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Combine safety begins with the operator

As fall harvest approaches, you may sometimes feel there aren't enough hours in the day to get everything done.

But, all it takes is a single momentary lapse of concentration or focus for the typical day on the farm to turn disastrous.

Despite being the busiest time of year for most farmers, safety awareness on the farm in the fall is more important than ever. Especially when it comes to combines and harvest equipment, according to Dan Neenan, manager of the National Education Center for Agricultural Safety.

Neenan shared ways farmers can improve harvest safety with Agriculture Online during the 2006 Farm Safety and Health Week, this week, Sept. 17-23.

While many potential dangers exist in the machinery itself, Neenan says personal safety, especially when it comes to fatigue, is the most important area of focus in staying safe during the busy harvest season.

"Make sure you take plenty of breaks while doing the field work," Neenan says. "Take time for meals and to get out of the [combine] cab and walk around for several minutes every hour. Make sure to take all of your required medicines every day."

Other combine safety recommendations include:

  • Always make sure the header mechanism is disengaged before approaching to clear debris or unclog it. If in a newer machine that automatically disengages the header when the operator moves from the driver's seat, do not tamper with the shutoff mechanism.
  • Keep two fire extinguishers around the combine's cab: "One in the cab and one mounted on the opposite side of the operator's station," Neenan says.
  • Service your combine well ahead of harvest. Doing so lessens the chances of breakdowns in the field and the resulting longer hours of work, which can lead to fatigue-related accidents.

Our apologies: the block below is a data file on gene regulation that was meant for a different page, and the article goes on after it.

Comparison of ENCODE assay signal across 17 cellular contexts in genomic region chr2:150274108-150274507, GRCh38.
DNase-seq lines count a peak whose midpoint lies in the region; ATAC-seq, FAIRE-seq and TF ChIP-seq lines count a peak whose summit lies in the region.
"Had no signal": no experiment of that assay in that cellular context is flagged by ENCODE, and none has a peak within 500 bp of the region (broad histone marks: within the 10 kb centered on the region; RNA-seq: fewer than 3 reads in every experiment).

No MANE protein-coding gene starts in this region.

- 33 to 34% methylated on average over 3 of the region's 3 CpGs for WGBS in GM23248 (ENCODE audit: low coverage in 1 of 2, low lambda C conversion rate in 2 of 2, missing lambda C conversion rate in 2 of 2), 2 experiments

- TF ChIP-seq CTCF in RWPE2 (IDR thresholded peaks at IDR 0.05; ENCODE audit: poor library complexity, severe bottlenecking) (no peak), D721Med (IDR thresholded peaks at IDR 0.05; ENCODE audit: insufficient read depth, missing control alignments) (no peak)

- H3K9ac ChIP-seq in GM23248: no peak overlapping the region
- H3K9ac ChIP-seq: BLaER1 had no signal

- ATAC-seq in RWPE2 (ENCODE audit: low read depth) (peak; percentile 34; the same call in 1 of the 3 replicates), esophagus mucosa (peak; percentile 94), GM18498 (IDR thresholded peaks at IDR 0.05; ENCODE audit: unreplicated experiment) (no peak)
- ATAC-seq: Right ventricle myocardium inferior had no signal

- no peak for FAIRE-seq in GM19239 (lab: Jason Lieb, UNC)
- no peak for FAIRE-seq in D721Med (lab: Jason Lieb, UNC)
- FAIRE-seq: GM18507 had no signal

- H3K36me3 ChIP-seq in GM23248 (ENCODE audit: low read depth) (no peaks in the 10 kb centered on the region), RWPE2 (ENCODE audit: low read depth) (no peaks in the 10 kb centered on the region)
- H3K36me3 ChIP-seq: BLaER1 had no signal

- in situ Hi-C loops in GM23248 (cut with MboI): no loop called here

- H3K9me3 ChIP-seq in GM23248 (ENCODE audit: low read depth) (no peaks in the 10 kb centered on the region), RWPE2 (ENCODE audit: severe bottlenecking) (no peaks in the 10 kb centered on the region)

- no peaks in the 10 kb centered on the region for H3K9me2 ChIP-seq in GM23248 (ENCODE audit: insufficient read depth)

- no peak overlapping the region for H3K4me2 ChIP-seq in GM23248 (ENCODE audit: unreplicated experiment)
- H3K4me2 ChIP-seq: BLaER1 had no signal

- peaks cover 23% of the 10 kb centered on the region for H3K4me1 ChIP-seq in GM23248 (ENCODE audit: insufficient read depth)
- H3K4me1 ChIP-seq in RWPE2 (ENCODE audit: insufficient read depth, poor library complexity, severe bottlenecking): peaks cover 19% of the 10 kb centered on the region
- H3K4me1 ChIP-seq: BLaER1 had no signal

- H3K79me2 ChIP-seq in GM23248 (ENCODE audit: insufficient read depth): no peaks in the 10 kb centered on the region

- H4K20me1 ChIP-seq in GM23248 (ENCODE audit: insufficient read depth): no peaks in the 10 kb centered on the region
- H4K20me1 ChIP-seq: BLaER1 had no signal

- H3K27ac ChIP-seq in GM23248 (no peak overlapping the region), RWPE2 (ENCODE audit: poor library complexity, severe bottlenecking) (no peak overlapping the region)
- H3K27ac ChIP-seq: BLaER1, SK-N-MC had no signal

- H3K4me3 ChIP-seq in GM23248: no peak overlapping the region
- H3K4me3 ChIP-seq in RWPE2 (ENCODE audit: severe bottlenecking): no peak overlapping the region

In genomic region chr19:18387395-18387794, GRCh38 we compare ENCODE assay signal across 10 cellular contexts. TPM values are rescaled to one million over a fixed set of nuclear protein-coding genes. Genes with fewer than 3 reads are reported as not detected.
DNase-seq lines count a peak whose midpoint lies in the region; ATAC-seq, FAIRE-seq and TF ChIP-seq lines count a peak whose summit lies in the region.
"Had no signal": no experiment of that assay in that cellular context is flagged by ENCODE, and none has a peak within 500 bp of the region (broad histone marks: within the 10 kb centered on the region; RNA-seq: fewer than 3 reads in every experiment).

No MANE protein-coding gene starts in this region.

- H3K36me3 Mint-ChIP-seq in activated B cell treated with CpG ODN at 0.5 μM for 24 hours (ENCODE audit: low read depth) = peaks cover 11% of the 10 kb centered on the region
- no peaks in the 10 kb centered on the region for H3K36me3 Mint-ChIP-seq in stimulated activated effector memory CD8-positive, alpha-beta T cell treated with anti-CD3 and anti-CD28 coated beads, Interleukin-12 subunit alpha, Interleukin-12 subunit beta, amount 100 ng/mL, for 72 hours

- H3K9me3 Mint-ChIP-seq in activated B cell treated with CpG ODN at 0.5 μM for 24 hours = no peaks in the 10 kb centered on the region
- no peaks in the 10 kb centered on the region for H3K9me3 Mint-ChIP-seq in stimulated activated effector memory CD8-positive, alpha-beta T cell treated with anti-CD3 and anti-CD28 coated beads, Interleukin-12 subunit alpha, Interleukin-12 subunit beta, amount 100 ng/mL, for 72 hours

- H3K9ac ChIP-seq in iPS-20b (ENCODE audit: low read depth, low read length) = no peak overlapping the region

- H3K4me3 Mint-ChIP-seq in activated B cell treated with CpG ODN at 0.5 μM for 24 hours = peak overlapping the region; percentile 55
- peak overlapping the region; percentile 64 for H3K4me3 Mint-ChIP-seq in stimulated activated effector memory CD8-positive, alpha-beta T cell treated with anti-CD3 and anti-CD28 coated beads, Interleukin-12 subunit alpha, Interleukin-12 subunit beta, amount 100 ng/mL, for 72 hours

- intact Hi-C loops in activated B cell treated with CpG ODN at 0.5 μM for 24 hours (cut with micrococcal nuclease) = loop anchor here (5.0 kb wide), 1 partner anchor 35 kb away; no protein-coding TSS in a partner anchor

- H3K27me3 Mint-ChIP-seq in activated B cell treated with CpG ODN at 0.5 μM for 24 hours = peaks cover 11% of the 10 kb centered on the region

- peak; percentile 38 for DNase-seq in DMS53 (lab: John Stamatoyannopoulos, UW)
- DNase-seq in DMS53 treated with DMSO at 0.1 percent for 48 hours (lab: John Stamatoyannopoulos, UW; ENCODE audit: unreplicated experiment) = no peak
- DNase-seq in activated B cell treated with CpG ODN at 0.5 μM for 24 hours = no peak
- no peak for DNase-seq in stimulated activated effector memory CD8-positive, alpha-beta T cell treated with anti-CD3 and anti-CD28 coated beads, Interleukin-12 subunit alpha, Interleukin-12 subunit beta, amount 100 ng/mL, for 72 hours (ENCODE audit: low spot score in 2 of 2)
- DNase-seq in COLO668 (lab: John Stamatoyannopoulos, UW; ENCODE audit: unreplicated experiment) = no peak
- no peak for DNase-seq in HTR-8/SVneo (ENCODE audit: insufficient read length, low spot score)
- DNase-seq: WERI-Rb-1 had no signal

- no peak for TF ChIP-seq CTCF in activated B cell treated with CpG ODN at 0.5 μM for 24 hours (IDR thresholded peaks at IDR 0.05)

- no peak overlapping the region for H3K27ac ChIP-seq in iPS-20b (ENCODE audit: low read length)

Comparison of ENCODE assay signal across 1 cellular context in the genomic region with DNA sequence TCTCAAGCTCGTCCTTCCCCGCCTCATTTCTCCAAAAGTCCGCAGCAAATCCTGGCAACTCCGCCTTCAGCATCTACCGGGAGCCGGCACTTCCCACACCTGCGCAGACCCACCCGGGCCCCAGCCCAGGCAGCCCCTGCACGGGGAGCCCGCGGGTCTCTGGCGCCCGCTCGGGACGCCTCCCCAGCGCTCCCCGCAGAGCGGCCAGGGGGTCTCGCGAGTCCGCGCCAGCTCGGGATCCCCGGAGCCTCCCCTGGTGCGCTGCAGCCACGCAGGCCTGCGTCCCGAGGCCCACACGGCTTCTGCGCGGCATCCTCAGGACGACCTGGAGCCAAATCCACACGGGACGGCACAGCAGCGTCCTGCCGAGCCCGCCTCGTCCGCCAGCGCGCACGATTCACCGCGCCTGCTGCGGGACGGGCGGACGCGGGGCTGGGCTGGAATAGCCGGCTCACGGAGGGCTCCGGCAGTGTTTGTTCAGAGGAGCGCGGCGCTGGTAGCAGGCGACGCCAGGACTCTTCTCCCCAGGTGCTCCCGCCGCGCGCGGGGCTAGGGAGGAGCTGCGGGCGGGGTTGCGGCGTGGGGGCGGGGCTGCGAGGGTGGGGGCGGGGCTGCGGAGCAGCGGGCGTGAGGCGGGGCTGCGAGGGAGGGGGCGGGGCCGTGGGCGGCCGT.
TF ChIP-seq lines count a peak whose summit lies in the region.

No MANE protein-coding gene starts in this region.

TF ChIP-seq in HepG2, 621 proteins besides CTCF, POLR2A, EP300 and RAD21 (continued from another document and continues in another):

• Make sure all safety shields are replaced and secured after servicing the combine.
  • Make sure all lighting and markings on the combine are clean and visible to motorists. "Farmers need to remember that the more visible they are, the faster a motorist can see you, recognize you are a driving a slow-moving vehicle and slow down in time," Neenan says. "Motorists need to remember the fall harvest time as well, know that farm equipment will be traveling on rural roadways and adjust their driving habits accordingly."

Neenan says combine manufacturers are taking operator safety into account with new models, especially when it comes to making the machines more visible on the roadways.

"[Manufacturers] are looking at injury patterns and engineering safety for the new products they bring to the marketplace," he says. "They're not only making more efficient, but also safer machines to operate than earlier models. New machines have better lighting and markings making them more visible when on the roadway."

As fall harvest approaches, you may sometimes feel there aren't enough hours in the day to get everything done.

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